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In spite of overwhelming evidence in favour of leisure, it is still considered a luxury by most of us—so much so that some even feel guilty indulging in it.
According to legend, the great inventor James Watt was once trying to solve a particular problem with Thomas Newcomen’s design. After trying in vain for a long time, he stopped thinking about the problem consciously and took a leisurely walk—whereupon the solution popped into his head. Such stories are commonplace in the history of innovation, where Eureka moments have occurred to great scientists and thinkers whilst taking a break, sleeping or indulging in some form of leisure.
At the other extreme, nearly every research on burnout mentions lack of leisure and recreation as a mediating factor of the syndrome. Likewise, in the field of leisure studies, leisureliness emerges as a major factor of burnout prevention.
In spite of such overwhelming evidence in favour of leisure, it is still considered a luxury by most of us—so much so that some even feel guilty indulging in it.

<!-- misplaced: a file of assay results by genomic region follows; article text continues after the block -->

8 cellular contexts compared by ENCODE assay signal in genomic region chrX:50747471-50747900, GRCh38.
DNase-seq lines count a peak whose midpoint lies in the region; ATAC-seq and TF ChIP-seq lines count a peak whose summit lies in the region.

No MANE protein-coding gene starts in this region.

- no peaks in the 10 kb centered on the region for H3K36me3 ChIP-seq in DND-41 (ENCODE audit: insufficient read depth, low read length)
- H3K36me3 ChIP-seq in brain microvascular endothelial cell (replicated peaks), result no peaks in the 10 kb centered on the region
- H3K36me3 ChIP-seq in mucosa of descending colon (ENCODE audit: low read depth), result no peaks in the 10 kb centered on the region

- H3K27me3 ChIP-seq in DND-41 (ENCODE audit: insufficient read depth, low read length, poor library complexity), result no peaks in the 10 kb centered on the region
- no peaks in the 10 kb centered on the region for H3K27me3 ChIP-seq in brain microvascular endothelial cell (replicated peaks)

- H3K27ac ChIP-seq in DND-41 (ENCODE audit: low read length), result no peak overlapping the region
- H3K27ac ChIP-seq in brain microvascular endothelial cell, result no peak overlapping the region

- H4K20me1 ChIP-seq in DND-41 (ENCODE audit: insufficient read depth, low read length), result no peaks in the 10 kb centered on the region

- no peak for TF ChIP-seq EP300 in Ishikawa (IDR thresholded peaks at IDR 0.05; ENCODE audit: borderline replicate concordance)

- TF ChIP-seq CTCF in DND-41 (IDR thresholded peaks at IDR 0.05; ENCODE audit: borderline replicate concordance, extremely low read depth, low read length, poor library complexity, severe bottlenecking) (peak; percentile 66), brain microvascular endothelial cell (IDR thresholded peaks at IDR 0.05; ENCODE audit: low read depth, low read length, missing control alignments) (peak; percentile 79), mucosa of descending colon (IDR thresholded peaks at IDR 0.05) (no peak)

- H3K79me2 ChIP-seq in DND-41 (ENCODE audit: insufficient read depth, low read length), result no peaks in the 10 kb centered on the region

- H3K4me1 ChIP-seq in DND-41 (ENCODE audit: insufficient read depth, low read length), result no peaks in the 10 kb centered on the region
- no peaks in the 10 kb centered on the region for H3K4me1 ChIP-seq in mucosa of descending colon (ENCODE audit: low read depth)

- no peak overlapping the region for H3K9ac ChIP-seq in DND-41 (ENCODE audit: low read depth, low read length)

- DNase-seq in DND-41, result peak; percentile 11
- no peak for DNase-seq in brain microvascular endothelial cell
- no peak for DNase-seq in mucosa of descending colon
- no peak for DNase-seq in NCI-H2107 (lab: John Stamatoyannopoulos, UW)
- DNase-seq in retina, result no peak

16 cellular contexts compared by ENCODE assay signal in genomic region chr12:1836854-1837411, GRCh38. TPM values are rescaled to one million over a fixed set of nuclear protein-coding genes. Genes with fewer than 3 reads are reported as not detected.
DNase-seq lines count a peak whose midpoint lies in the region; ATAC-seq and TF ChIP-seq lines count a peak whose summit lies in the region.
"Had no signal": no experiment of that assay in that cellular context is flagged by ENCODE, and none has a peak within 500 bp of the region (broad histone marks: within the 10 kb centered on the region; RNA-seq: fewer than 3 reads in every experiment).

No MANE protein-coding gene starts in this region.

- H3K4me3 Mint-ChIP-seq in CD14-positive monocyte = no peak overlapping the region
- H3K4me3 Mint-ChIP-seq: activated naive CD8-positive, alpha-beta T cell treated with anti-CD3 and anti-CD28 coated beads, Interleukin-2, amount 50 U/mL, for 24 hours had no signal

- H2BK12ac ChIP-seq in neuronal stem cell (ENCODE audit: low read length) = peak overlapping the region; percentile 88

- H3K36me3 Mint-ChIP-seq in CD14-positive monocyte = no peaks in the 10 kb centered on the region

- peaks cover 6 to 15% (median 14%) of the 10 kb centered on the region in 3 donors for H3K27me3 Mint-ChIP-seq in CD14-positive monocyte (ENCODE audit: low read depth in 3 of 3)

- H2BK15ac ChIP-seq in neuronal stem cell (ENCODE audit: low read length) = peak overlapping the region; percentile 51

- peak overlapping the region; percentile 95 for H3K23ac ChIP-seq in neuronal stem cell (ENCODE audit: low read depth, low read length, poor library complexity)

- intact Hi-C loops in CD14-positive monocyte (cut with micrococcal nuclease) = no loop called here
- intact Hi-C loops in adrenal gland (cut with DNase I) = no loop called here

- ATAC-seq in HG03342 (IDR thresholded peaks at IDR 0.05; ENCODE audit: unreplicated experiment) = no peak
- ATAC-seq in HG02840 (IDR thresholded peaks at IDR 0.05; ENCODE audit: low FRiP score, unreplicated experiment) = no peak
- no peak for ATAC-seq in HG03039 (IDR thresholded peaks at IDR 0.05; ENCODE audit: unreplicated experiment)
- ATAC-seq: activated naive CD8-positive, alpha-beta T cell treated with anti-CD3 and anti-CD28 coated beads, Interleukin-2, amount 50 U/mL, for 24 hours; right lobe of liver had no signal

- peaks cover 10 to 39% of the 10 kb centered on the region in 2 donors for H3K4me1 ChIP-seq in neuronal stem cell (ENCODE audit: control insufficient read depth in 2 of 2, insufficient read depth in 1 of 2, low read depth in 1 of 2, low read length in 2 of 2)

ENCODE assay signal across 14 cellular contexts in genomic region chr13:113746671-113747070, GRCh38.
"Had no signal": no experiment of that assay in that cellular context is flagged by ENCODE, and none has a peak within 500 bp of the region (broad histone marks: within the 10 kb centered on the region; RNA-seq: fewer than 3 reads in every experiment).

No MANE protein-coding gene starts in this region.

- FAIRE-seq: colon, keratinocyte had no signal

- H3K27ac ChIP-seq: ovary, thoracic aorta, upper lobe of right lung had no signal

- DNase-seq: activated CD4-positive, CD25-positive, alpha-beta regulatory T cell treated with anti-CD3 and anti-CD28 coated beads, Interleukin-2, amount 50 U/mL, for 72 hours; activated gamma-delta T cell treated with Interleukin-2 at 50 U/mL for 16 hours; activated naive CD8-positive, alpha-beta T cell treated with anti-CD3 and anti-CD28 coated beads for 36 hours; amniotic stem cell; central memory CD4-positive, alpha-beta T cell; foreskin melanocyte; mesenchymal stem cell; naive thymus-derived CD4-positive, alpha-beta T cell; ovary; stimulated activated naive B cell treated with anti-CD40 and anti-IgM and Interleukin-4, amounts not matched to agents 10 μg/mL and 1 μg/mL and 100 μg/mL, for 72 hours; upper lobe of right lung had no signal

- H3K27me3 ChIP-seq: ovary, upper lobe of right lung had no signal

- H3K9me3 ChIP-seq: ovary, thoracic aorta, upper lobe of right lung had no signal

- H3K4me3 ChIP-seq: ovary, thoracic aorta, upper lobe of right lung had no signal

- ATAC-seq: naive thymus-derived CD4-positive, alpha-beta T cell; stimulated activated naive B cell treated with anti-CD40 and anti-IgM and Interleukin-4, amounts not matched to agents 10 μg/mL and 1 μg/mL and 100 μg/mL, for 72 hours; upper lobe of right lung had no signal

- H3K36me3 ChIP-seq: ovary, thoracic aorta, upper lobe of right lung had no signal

Last month, we highlighted the importance of wellness at work and the need to take charge of it. This month, we turn our attention to the excessive preoccupation with work that prevails in our culture today—and its effects on every dimension of our life.
In the cover story, Al Gini, a highly respected business management expert, tells us why so many of us erroneously connect leisure with “mere absence of work”. According to him, we almost never slow down enough to experience the experience of not doing anything at all. If you heed his advice, it will transform you and your work ethic forever and leave you happier. In a beautiful follow-up piece, celebrated writer-editor Sathya Saran gives you uncommon ideas to chill out—I am quite certain you will want to put them into practice right away.
To give you a head start on why you should take the leisure-business seriously, contemplate the words of Leonardo Da Vinci, considered the greatest genius of all time: “Every now and then go away, have a little relaxation, for when you come back to your work, your judgment will be surer. Go some distance away because then the work appears smaller and more of it can be taken in at a glance and a lack of harmony and proportion is more readily seen.”
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